There is much more verbiage in legal work nowadays than there was when I started in the profession almost 40 years ago, but one firm which I encountered recently seemed to have taken a bold initiative to turn matters in the opposite direction.
A client was purchasing a plot from a builder and engaging him to build a house on it. The purchase missives compressed the building contract into a single paragraph extending to no more than 21 lines. Bearing in mind that the Joint Contracts Tribunal/Scottish Building Contract Committee standard form of building contract suitable for a detached house extends to 110 pages, this was either a triumph of miniaturisation or a recipe for misunderstandings and disputes.
There were two other points in the missives on which I had serious misgivings, but the selling solicitors seemed reluctant to enter into any debate about these, apparently in the hope that my client’s enthusiasm for the purchase would trump the concerns which I had. This is what actually happened. We resigned agency.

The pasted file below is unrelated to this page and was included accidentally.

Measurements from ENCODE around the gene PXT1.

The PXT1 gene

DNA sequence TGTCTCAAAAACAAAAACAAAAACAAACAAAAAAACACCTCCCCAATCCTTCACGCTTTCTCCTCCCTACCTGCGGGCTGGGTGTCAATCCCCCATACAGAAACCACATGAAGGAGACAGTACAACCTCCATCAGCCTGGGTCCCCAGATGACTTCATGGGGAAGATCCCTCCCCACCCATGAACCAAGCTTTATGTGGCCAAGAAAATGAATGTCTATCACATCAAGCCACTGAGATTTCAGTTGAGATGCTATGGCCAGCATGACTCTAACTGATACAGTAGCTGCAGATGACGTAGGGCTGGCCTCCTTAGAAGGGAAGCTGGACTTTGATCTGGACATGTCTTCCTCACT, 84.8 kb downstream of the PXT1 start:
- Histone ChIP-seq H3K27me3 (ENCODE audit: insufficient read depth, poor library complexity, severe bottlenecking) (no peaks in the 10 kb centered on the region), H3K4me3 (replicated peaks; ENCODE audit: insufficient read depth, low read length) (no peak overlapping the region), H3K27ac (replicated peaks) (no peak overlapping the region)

My own approach to problems is to apply whatever amount of time and effort and experience is required to address them thoroughly. This is my understanding of what the solicitor’s job actually is, but the case in question made me wonder whether I may have been wrong all of these years.
It may be that one of the pernicious effects of competitive fee quoting is that some solicitors may be harbouring an uncharitable thought that if the profit margin on a fee is rather narrow, then it cannot be expected to accommodate anything which might need much more input than usual. The way to cover this however is to provide for some flexibility in the fee quotation, not by pretending that the complications do not exist in the first place.Ashley J Swanson, Aberdeen